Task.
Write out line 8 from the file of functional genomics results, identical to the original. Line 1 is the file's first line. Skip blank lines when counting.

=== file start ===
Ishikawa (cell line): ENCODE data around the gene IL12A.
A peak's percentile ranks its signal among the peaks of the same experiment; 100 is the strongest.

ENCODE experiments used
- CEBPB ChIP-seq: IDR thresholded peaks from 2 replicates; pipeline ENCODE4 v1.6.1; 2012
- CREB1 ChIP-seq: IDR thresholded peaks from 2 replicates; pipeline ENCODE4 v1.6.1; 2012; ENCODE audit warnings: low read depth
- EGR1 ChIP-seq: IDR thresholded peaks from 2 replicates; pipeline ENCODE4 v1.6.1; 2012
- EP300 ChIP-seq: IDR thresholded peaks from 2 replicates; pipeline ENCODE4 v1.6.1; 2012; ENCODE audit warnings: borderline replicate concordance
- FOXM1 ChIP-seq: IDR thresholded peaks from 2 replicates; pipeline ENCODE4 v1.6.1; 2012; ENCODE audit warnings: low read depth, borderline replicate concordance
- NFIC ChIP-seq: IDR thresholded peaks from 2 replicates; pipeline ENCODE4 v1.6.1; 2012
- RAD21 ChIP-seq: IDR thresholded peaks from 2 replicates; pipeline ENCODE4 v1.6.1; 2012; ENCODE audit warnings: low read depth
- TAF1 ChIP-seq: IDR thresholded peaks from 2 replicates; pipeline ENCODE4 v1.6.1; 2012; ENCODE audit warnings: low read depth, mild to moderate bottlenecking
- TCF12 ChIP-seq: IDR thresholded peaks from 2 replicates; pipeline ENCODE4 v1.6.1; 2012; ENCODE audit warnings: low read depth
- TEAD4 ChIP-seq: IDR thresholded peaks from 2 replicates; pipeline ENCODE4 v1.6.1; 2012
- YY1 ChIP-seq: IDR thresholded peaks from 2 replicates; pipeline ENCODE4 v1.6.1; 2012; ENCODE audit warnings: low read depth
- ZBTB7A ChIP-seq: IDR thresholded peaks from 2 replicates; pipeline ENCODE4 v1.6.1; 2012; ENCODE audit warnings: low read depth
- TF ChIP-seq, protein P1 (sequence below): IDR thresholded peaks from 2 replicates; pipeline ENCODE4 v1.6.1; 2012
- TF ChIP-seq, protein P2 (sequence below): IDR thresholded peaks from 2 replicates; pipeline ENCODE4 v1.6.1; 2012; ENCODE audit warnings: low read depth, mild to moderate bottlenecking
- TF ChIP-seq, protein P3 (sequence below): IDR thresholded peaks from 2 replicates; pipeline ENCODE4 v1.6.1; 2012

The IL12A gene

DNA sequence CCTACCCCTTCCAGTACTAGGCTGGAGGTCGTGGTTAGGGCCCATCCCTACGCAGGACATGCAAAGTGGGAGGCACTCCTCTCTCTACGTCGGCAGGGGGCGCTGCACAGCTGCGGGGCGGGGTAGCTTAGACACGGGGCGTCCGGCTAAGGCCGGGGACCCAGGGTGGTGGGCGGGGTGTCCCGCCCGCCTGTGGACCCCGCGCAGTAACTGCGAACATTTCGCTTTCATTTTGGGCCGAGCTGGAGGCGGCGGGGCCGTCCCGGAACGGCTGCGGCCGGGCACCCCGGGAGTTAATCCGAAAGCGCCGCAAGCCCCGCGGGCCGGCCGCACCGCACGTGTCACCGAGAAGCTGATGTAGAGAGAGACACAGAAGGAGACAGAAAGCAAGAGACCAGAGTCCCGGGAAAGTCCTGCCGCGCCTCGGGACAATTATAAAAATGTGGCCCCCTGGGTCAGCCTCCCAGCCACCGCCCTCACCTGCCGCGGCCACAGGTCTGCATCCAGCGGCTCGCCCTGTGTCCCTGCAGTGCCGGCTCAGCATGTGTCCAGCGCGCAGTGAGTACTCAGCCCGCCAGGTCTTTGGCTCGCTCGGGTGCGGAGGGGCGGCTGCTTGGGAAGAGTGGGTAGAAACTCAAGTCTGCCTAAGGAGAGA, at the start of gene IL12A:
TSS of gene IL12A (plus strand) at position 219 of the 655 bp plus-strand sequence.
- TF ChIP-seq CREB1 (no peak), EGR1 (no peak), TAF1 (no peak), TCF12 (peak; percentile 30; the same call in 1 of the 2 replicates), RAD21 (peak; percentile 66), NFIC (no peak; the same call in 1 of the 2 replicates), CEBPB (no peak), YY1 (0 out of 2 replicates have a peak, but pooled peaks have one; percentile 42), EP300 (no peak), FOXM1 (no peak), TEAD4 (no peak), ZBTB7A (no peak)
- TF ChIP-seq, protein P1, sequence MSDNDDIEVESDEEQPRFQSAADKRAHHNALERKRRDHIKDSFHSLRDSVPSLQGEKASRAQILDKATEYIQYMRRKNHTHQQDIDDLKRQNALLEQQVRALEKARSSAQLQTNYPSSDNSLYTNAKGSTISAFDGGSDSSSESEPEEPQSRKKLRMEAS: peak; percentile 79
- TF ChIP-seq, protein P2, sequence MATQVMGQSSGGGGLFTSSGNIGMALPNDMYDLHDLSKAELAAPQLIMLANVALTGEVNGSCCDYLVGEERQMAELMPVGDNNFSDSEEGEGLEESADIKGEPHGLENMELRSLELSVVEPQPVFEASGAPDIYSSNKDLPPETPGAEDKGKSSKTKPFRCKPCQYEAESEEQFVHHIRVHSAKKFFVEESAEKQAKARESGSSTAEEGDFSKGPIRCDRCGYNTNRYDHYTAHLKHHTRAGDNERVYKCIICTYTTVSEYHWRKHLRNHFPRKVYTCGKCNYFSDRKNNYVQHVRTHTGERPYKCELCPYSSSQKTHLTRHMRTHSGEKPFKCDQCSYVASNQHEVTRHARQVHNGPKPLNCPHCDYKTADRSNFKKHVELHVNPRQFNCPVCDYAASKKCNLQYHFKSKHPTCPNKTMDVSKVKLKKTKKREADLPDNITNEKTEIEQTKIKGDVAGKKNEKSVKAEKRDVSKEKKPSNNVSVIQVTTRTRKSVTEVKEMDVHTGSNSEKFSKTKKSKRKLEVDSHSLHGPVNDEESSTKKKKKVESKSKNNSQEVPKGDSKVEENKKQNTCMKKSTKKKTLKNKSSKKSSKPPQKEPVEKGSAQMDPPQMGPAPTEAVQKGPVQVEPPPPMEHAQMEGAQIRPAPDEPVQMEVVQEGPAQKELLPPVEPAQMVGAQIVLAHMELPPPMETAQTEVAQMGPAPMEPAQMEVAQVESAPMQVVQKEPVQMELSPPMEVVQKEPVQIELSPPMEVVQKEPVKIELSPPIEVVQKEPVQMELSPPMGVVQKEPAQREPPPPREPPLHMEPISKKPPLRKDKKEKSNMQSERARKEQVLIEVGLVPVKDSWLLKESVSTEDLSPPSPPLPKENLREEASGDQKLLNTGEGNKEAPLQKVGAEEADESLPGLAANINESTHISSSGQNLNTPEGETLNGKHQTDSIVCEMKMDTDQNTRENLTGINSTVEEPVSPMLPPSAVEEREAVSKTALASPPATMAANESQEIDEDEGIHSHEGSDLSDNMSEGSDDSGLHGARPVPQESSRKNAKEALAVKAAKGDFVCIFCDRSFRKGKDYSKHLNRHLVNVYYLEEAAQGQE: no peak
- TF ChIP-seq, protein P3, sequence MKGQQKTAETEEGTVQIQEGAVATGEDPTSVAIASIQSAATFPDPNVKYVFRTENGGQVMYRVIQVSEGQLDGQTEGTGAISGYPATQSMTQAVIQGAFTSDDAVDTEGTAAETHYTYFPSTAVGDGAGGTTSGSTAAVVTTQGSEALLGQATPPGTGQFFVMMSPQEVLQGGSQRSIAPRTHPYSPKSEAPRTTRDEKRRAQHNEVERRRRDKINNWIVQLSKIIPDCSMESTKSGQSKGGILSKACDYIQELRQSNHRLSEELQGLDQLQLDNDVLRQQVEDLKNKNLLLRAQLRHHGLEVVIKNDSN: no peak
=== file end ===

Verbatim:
- FOXM1 ChIP-seq: IDR thresholded peaks from 2 replicates; pipeline ENCODE4 v1.6.1; 2012; ENCODE audit warnings: low read depth, borderline replicate concordance